Heart-Hacking is Possible Paranoia
Patients used to make regular appointments to visit the doctor’s office, where their personal medical devices would be plugged in and data downloaded.
Now you can be relaxing at home, working at the office, or even swimming with dolphins in Barbados while your doctor downloads the devices that keep your heart pumping, insulin levels monitored, and keep you healthy. Wireless capabilities remove much of the hassle while assuring timely treatment, both for checkups and emergency situations.
Wireless connectivity brings major advancements to the medical sphere – but some, including former Vice President Dick Cheney, worry the risks outweigh the advantages.
Cheney, who has long suffered from heart problems, used an implanted defibrillator which detected irregular heartbeats and controlled them with electrical jolts. With the support of his cardiologist, however, he had the device’s wireless functions of the device disabled, fearing that terrorists would be able to hack into the system and kill him remotely.
It might sound like the former VP has a bad case of sci-fi-induced paranoia; however – whether or not terrorists are trying to kill him and whether or not they would have attempted the murder via heart-hacking – Cheney’s concerns are not ungrounded.
Medical devices are not immune to hacking. Like other electronic systems, they can be hacked, and while it may not make sense to think that anyone would want to wirelessly access your medical implant to destroy you, neither does thinking someone would want to send malicious viruses out to thousands of computers – and that happens all the time.
We implement layers of security to protect corporate and personal computers from hacking, careful to take care of devices that, while useful, are not crucial to our survival.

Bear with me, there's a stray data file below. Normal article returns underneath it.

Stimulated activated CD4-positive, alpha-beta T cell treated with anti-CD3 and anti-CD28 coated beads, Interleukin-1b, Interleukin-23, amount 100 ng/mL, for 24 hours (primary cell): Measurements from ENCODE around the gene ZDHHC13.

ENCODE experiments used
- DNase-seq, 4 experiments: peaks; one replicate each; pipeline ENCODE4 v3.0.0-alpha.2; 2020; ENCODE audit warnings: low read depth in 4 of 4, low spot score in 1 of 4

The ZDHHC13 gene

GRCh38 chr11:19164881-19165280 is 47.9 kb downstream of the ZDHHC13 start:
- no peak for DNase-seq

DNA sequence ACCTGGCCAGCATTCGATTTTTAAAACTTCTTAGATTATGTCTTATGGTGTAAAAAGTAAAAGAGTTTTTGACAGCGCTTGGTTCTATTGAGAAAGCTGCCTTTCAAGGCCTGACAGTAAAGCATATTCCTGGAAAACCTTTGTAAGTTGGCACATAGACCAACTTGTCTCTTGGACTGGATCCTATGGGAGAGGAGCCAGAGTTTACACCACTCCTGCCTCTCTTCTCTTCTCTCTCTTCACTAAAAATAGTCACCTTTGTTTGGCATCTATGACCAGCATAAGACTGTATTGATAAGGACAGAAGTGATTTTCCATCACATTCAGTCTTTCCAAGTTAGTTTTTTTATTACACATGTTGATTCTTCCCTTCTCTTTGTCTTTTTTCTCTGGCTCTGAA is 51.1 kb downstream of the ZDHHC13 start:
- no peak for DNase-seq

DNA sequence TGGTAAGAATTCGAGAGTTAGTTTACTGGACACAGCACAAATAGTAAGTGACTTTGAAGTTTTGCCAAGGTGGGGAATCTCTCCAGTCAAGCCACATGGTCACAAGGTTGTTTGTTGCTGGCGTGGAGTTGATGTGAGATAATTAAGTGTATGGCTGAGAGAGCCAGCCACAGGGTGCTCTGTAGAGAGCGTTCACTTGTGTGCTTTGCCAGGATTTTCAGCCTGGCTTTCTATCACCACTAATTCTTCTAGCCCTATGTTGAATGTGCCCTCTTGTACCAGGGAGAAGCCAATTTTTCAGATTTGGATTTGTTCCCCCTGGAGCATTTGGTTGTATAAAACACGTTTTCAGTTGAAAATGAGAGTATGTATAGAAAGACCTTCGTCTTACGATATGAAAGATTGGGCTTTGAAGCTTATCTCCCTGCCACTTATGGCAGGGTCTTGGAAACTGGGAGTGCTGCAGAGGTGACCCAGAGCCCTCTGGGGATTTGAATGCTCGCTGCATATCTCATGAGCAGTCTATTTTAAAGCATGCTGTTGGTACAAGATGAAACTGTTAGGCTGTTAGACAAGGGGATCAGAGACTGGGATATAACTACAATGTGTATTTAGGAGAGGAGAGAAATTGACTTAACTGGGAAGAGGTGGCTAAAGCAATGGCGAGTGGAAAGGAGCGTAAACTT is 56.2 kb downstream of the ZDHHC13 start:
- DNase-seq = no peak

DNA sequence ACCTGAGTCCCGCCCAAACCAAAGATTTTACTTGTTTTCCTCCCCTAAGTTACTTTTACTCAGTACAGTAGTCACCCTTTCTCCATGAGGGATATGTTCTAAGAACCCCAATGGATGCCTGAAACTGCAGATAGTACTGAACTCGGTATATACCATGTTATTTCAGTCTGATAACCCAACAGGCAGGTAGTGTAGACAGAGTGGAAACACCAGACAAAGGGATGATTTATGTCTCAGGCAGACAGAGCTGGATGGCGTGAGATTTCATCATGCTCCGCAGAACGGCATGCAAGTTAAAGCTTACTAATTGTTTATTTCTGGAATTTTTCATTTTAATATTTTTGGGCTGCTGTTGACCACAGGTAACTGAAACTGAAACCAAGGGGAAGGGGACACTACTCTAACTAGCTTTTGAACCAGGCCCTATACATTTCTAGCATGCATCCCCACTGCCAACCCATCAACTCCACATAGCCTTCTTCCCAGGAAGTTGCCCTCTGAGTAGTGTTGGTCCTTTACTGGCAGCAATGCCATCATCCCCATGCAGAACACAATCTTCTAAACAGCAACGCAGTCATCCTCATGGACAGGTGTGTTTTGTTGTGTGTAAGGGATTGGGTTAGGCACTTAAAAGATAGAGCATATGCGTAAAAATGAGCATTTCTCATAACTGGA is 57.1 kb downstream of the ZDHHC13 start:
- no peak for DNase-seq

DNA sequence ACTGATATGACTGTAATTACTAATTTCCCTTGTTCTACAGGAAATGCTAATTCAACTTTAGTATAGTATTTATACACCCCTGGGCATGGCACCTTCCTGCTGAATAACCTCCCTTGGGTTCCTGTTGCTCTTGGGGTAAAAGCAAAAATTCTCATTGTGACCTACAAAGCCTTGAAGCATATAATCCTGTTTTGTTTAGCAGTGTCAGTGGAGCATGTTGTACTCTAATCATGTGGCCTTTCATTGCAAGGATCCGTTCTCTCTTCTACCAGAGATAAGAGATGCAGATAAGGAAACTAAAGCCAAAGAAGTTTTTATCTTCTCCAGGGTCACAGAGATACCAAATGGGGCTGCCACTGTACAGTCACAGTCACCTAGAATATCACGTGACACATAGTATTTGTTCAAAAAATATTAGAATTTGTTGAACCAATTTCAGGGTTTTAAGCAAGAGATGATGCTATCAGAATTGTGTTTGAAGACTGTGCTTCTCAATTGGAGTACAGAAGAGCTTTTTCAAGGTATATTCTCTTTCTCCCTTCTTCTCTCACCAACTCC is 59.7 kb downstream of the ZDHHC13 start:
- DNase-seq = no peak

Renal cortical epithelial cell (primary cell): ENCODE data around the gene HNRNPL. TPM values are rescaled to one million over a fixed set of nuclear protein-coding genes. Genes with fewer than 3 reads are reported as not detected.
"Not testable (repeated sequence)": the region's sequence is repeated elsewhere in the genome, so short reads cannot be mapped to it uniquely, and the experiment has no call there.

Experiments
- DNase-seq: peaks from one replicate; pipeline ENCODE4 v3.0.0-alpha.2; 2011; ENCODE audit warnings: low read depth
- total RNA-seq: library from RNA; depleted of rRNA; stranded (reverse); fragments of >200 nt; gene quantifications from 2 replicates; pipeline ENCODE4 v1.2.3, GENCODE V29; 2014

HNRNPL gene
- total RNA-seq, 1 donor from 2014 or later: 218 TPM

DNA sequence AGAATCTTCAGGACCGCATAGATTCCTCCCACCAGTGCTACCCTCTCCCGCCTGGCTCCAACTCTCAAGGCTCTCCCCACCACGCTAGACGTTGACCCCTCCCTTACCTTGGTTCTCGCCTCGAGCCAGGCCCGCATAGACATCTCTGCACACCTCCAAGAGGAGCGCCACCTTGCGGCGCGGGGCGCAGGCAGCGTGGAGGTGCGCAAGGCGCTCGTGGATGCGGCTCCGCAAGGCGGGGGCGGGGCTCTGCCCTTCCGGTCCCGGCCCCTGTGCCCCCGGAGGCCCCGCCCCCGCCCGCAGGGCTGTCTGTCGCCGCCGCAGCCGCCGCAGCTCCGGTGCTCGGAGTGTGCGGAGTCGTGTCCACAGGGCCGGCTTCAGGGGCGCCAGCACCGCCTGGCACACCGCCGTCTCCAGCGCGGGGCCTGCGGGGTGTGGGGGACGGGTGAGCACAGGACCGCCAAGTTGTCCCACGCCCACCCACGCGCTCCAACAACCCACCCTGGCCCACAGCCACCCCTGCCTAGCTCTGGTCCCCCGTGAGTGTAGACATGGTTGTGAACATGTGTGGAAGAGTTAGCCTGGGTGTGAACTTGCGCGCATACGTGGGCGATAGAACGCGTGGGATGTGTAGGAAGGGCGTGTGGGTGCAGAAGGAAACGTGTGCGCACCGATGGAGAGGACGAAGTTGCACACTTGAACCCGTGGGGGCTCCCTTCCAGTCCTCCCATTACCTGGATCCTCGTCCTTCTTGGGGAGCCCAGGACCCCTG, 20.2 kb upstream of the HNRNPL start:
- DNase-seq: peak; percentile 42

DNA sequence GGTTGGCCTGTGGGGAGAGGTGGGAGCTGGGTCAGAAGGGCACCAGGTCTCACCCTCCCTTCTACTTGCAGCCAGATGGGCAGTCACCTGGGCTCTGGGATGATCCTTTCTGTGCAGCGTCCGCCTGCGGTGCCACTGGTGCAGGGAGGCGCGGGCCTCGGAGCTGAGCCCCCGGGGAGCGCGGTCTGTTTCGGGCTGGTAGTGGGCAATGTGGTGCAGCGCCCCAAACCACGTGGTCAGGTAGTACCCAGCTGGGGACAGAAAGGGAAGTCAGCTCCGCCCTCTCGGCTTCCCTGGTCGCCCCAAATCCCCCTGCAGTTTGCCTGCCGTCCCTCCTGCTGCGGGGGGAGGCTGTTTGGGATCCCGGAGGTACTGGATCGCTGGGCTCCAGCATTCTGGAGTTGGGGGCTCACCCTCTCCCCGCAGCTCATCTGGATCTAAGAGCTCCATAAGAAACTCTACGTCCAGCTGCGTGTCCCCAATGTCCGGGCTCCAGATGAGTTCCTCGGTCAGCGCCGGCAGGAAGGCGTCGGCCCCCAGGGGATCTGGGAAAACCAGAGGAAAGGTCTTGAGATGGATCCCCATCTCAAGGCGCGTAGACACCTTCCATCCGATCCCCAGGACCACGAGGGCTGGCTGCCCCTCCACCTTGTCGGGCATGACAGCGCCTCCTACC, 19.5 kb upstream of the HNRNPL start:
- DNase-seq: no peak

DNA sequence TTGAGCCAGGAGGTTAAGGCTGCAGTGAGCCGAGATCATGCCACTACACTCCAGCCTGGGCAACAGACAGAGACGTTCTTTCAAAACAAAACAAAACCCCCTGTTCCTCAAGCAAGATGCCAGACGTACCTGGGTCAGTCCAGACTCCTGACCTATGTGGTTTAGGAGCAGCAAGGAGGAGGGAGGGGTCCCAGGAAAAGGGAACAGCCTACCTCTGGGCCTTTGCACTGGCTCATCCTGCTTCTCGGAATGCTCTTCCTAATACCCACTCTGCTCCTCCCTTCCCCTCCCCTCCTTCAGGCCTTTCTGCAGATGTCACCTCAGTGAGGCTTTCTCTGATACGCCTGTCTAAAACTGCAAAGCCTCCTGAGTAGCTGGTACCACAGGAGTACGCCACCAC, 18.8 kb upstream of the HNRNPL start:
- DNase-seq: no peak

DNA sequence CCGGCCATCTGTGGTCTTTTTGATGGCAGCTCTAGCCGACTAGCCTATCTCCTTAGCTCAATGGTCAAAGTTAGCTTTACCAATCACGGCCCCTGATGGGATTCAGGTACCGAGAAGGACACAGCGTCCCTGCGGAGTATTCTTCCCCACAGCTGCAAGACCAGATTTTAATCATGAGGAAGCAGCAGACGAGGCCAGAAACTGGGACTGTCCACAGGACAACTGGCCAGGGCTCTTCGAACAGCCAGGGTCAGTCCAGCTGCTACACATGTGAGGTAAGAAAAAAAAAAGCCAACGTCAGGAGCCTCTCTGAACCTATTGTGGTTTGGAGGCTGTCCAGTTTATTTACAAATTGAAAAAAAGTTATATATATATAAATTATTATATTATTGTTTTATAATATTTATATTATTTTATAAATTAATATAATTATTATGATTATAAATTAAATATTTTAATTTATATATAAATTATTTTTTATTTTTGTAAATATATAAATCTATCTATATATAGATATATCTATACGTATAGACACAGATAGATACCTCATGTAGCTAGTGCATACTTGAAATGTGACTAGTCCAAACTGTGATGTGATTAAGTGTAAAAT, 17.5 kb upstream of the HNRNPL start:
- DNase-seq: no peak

Wouldn’t it make sense to extend a proportionally higher level of caution to implanted medical devices, which keep us alive and have the power to kill if tampered with?
The possibility of interference may be slight, but security is like insurance: your house is probably not going to burn down, but it’s nice to know that if it does, it’s covered. In the same way, manufacturers and users should ensure their medical devices are secure, because if compromised, consequences could be severe.
With the rate of technological advancement, impossible feats regularly become possible. And while I’m all for progress, I can’t help but find the power of up-and-coming technology unsettling; I’d be wary enough living with an electronic device inside me even without remote control capabilities.
Despite my unease with the idea, I’d implant a wireless device if my heart were to fail, regardless of whether engineers have hack-proofed the technology. Would you?
Ask yourself this: is it worth it? Are people trying to kill you? Have you been watching too many sci-fi movies? There are always going to be risks in life, but at this stage, if I were to need a pacemaker, the possibility of terrorists hacking my health would be the least of my concerns.
Regardless of your choice in the same situation, it is important to be aware of the decision’s implications. The technology can be hacked, and therefore, fearing heart-hackers is more than paranoia. It’s paranoia with some truth to it. But with emerging awareness of security flaws, the hope is that the issue will be addressed sooner rather than later.
Would you fear heart hackers? Share your thoughts below.